# Wine cellar in Phoenix?

Michaeldaum

## Main Question or Discussion Point

Is there any point in trying to have an in ground wine cellar in Phoenix without a cooling machine? Is the ground temp just to high?

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berkeman
Mentor
Welcome to the PF.

What is the ground temperature versus depth there (I don't know without Googling). What temperature do you want to maintain in your cellar? (I can't guess without Googling)

What research have you done on this so far? Knowing that would help us a lot in replying. Thanks.

Baluncore
To answer the question you will need to evaluate what possible passive cooling systems can be integrated into the construction.

Keep the sun off the surface, so you have a surface at the air temperature. The temperature below the surface will be the average air temperature, with less variation as you go deeper. But if you go to ridiculous depths you will encounter the Earth's “geothermal gradient” increasing at about 1°F per 60 feet downwards.

It is easy to maintain the average external air temperature in a building. Passive cooling below that average is possible. During dry hot months you might use some evaporative cooling, which costs water. You could cover the cellar with a layer of vertical tubes, open at the top, that fill with cool air at night, venting heat which biasing the average cellar roof temperature downwards. Insulate the walls.

If you need an active cooling system, it may only need to operate during the day, operated on solar power. Take warm air from the vault of the cellar where it will accumulates, introduce cool air at the base. Store the wine in the cooler air close to the floor.

gleem
The ground water temperature in the Pheonix area is 77 deg.F, not cool..

Baluncore
The ground water temperature in the Pheonix area is 77 deg.F, not cool..
Then the average ground water should not be used to directly cool a wine cellar.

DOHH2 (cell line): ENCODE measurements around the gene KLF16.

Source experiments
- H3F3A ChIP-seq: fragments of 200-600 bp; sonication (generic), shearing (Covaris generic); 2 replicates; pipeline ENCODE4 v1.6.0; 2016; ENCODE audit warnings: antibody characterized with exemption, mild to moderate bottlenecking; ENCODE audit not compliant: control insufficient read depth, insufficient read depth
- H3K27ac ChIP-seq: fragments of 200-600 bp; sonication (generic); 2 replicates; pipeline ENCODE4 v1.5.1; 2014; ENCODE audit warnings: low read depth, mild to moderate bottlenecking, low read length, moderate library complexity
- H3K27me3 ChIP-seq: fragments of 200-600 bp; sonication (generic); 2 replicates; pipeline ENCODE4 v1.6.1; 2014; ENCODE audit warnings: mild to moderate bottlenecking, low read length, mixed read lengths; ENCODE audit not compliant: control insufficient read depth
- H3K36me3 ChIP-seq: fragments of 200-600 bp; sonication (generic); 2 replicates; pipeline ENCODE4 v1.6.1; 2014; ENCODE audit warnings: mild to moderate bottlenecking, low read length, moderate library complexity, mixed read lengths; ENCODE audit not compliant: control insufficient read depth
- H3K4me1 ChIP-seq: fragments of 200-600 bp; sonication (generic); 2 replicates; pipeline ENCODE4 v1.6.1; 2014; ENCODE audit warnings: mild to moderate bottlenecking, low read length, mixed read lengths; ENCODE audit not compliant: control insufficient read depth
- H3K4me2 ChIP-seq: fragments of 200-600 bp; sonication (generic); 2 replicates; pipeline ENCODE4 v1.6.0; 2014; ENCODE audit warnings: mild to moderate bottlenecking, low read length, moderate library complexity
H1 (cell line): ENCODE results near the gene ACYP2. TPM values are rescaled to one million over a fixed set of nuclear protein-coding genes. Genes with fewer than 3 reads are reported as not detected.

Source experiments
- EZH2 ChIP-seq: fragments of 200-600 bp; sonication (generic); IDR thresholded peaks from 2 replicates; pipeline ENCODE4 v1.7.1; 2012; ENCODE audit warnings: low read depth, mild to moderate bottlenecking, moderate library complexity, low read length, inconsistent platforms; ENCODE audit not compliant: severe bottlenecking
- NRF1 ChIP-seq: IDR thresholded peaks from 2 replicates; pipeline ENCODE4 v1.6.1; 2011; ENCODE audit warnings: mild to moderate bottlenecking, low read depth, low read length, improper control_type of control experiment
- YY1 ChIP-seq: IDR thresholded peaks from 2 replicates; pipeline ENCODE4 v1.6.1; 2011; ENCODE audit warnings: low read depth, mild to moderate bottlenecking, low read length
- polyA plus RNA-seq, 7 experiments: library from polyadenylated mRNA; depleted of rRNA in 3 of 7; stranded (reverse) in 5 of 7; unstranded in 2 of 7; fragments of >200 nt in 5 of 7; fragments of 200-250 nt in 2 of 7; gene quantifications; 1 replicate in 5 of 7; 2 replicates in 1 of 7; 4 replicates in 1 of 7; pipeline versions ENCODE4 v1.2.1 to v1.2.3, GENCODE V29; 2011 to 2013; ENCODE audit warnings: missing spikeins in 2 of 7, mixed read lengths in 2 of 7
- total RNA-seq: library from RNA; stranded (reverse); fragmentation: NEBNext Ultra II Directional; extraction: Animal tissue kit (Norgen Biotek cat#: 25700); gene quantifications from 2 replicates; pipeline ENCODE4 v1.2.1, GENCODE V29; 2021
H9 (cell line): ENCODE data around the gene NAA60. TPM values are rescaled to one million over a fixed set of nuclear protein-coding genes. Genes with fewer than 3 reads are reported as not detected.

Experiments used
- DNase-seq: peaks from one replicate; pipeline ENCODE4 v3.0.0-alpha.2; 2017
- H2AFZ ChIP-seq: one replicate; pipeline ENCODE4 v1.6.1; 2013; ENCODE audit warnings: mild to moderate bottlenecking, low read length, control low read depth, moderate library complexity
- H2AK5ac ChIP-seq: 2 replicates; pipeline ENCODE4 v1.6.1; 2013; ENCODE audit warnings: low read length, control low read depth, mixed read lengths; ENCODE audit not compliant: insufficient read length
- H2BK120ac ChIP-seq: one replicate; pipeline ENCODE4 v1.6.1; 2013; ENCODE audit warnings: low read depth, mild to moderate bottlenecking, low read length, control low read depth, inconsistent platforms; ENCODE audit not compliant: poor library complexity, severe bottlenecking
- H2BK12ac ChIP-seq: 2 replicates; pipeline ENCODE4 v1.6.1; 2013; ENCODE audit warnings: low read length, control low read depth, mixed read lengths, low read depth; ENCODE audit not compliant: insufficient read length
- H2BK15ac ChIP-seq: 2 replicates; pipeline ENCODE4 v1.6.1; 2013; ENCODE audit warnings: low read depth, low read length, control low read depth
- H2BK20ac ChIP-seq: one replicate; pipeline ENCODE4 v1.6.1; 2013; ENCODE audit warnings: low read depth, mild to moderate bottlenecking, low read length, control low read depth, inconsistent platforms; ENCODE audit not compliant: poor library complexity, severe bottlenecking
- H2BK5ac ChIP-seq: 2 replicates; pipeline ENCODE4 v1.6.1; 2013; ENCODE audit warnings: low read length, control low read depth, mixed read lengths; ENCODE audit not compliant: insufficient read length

I agree it is hot, but that does not mean you must give up on the challenge.

We should not be looking for reasons why it will be difficult, but for techniques that can help achieve the target. Every little bit counts. Every time a cellar is built, all known passive cooling techniques are available. Evaluating possible methods of passive cooling, even if insufficient alone to do the job, may help in the optimum solution. If not it will certainly help in reducing the operating cost of an active system.

A tin shed with a gap around the base and a vent hole in the roof, when placed in a hot desert, is more comfortable than a sunshade alone. That is because it is cooled by the strong passive convection that develops. Coupling that with evaporative cooling and some insulation will go a long way to providing the cooling needed. Intelligent control of air circulation can be used to optimise the cooling. I am not suggesting you store wine in a tin shed, above ground, but that you consider every possible way of optimising passive cooling systems.

A well insulated cellar only needs significant cooling once after the door is opened. Access should be down a steep stairway, not through a door in a wall that allows cold air to escape when the door is opened. The minimum ventilation required to satisfy the regulations and maintain a safe atmosphere can be through a counter-flow heat exchanger.

gleem